The authors were interested in the use of metagenomic sequencing (mS) for the diagnosis of infectious causes of meningitis and encephalitis from cerebrospinal fluid (CSF). They created a customised bioinformatics pipeline, SURPI+, to analyse mS data, generate an automated summary of detected pathogens and provide a graphical user interface for evaluating and interpreting results. The authors also determined quality metrics, threshold values, and identified limits of detection of 0.2-313 genomic copies or colony forming units/mL for each organism. They found that gross haemolysis and excessive host nucleic acid reduced the sensitivity of the assay and the use of spiked phages could indicate when this had occurred. The authors assessed diagnostic test accuracy by blinded mS testing of 95 patient samples, which found that sensitivity was 73% and specificity 99%, compared with original clinical test results, and had 81% positive agreement and 99% negative agreement following discrepancy analysis. Further mS challenge testing of 20 positive CSF samples prospectively collected from a cohort of paediatric patients that had been hospitalised with meningitis, encephalitis and/or myelitis, demonstrated 92% sensitivity and 96% specificity relative to conventional microbiology. Therefore there is potential for a laboratory-validated mS assay for pan-pathogen detection from neurological infections in CSF.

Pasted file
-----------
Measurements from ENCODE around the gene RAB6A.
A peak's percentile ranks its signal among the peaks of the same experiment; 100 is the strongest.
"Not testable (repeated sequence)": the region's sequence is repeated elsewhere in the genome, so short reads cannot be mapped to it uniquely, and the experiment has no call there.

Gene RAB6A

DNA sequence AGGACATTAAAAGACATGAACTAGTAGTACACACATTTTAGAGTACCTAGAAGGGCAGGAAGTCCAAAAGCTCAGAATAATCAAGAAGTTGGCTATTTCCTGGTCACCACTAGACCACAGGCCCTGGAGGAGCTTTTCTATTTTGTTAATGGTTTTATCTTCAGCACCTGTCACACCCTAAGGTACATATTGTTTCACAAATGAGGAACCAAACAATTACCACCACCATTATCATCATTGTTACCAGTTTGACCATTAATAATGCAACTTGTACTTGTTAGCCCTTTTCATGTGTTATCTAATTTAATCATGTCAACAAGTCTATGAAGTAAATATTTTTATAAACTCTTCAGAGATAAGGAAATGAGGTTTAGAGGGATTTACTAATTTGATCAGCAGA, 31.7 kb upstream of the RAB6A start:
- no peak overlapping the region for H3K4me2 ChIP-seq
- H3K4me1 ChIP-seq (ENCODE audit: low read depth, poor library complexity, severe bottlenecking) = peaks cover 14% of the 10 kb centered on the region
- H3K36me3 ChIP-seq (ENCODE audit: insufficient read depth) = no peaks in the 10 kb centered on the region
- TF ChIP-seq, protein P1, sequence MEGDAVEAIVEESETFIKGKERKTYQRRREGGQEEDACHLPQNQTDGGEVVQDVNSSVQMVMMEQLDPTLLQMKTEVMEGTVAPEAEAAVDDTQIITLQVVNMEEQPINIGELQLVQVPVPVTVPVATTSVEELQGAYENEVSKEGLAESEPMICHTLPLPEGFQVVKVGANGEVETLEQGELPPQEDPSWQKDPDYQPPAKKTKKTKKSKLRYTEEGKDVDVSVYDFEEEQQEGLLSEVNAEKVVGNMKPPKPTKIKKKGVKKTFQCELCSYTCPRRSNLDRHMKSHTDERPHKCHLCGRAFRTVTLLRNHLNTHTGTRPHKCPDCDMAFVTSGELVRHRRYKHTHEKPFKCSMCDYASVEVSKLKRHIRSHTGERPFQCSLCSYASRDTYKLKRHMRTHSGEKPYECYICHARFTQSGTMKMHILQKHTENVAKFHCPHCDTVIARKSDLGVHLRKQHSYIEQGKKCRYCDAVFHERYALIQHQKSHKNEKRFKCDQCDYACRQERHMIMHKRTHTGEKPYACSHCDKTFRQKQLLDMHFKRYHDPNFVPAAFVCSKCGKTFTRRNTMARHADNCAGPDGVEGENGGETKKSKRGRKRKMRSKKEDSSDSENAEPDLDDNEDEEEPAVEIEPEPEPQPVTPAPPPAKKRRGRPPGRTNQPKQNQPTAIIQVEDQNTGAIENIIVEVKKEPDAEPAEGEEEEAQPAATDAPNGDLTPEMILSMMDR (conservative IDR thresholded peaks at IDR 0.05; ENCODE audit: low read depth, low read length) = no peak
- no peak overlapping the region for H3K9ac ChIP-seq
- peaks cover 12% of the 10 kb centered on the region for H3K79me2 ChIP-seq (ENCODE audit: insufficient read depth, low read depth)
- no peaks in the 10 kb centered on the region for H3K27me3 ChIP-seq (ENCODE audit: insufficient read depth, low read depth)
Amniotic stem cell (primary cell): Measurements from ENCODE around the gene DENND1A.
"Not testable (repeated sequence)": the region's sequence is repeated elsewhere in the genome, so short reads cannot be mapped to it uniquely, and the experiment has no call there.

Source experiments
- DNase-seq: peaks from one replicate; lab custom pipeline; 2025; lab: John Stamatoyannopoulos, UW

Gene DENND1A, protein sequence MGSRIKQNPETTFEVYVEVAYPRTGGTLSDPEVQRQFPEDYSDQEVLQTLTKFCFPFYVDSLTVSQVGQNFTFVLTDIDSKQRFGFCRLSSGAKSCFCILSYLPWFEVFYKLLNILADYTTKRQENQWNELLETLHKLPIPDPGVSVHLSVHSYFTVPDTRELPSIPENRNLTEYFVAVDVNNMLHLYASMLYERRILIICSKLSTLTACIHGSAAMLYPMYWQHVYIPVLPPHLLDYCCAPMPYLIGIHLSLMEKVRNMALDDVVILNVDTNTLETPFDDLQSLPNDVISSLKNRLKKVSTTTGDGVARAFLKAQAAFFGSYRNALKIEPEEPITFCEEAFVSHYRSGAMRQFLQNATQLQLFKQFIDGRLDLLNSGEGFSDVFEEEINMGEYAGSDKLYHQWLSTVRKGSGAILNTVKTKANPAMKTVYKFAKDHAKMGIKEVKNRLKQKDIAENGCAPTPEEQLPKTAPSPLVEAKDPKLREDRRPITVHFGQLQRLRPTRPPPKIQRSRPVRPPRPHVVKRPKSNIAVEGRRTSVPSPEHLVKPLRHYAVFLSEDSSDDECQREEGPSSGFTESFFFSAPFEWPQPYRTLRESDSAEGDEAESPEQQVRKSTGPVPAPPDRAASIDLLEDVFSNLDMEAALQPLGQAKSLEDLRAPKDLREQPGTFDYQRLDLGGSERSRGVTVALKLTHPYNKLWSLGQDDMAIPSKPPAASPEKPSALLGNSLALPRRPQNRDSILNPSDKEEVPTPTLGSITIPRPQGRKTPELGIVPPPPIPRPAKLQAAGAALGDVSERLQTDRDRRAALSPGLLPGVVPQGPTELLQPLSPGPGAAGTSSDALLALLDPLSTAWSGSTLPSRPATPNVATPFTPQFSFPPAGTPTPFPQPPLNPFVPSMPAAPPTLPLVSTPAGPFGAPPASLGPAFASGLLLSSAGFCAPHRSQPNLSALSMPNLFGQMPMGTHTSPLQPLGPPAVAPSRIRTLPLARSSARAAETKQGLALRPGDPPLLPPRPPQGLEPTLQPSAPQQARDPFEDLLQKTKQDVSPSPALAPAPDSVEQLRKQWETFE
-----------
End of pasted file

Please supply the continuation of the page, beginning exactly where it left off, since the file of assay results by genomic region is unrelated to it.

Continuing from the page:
Read more here